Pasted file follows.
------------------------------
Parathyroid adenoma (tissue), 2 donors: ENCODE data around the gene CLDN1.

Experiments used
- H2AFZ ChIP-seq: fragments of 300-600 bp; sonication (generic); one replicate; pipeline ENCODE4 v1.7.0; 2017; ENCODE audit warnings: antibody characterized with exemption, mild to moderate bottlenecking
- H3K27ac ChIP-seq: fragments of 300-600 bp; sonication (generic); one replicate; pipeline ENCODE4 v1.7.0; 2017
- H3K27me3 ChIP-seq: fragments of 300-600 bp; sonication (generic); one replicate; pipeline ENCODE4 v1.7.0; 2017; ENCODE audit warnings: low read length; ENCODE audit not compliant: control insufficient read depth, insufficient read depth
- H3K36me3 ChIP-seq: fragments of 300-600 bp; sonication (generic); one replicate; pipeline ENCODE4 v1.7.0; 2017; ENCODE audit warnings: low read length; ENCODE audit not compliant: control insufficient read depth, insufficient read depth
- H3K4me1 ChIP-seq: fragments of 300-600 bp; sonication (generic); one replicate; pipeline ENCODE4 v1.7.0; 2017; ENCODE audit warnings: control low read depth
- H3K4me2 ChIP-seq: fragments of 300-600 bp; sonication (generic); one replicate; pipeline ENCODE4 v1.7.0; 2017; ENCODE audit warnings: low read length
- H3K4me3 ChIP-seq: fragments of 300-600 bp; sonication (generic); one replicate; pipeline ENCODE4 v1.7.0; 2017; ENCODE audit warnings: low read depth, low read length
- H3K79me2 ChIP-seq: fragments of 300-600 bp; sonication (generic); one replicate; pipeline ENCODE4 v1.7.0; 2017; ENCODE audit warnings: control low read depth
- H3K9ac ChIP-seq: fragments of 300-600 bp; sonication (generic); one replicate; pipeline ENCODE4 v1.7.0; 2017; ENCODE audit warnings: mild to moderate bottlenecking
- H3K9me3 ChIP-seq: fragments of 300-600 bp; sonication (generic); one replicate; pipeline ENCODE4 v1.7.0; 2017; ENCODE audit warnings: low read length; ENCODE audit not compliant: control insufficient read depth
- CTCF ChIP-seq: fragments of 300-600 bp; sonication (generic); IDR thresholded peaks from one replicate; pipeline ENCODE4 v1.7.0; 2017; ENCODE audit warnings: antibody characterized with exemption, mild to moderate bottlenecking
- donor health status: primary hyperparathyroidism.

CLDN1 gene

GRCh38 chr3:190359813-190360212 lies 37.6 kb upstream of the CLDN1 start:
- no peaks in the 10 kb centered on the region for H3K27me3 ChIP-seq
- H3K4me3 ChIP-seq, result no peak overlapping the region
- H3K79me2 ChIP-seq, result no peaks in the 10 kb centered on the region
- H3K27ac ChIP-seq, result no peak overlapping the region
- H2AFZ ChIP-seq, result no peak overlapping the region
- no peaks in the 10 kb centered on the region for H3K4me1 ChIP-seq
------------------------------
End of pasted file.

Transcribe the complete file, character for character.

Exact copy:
Parathyroid adenoma (tissue), 2 donors: ENCODE data around the gene CLDN1.

Experiments used
- H2AFZ ChIP-seq: fragments of 300-600 bp; sonication (generic); one replicate; pipeline ENCODE4 v1.7.0; 2017; ENCODE audit warnings: antibody characterized with exemption, mild to moderate bottlenecking
- H3K27ac ChIP-seq: fragments of 300-600 bp; sonication (generic); one replicate; pipeline ENCODE4 v1.7.0; 2017
- H3K27me3 ChIP-seq: fragments of 300-600 bp; sonication (generic); one replicate; pipeline ENCODE4 v1.7.0; 2017; ENCODE audit warnings: low read length; ENCODE audit not compliant: control insufficient read depth, insufficient read depth
- H3K36me3 ChIP-seq: fragments of 300-600 bp; sonication (generic); one replicate; pipeline ENCODE4 v1.7.0; 2017; ENCODE audit warnings: low read length; ENCODE audit not compliant: control insufficient read depth, insufficient read depth
- H3K4me1 ChIP-seq: fragments of 300-600 bp; sonication (generic); one replicate; pipeline ENCODE4 v1.7.0; 2017; ENCODE audit warnings: control low read depth
- H3K4me2 ChIP-seq: fragments of 300-600 bp; sonication (generic); one replicate; pipeline ENCODE4 v1.7.0; 2017; ENCODE audit warnings: low read length
- H3K4me3 ChIP-seq: fragments of 300-600 bp; sonication (generic); one replicate; pipeline ENCODE4 v1.7.0; 2017; ENCODE audit warnings: low read depth, low read length
- H3K79me2 ChIP-seq: fragments of 300-600 bp; sonication (generic); one replicate; pipeline ENCODE4 v1.7.0; 2017; ENCODE audit warnings: control low read depth
- H3K9ac ChIP-seq: fragments of 300-600 bp; sonication (generic); one replicate; pipeline ENCODE4 v1.7.0; 2017; ENCODE audit warnings: mild to moderate bottlenecking
- H3K9me3 ChIP-seq: fragments of 300-600 bp; sonication (generic); one replicate; pipeline ENCODE4 v1.7.0; 2017; ENCODE audit warnings: low read length; ENCODE audit not compliant: control insufficient read depth
- CTCF ChIP-seq: fragments of 300-600 bp; sonication (generic); IDR thresholded peaks from one replicate; pipeline ENCODE4 v1.7.0; 2017; ENCODE audit warnings: antibody characterized with exemption, mild to moderate bottlenecking
- donor health status: primary hyperparathyroidism.

CLDN1 gene

GRCh38 chr3:190359813-190360212 lies 37.6 kb upstream of the CLDN1 start:
- no peaks in the 10 kb centered on the region for H3K27me3 ChIP-seq
- H3K4me3 ChIP-seq, result no peak overlapping the region
- H3K79me2 ChIP-seq, result no peaks in the 10 kb centered on the region
- H3K27ac ChIP-seq, result no peak overlapping the region
- H2AFZ ChIP-seq, result no peak overlapping the region
- no peaks in the 10 kb centered on the region for H3K4me1 ChIP-seq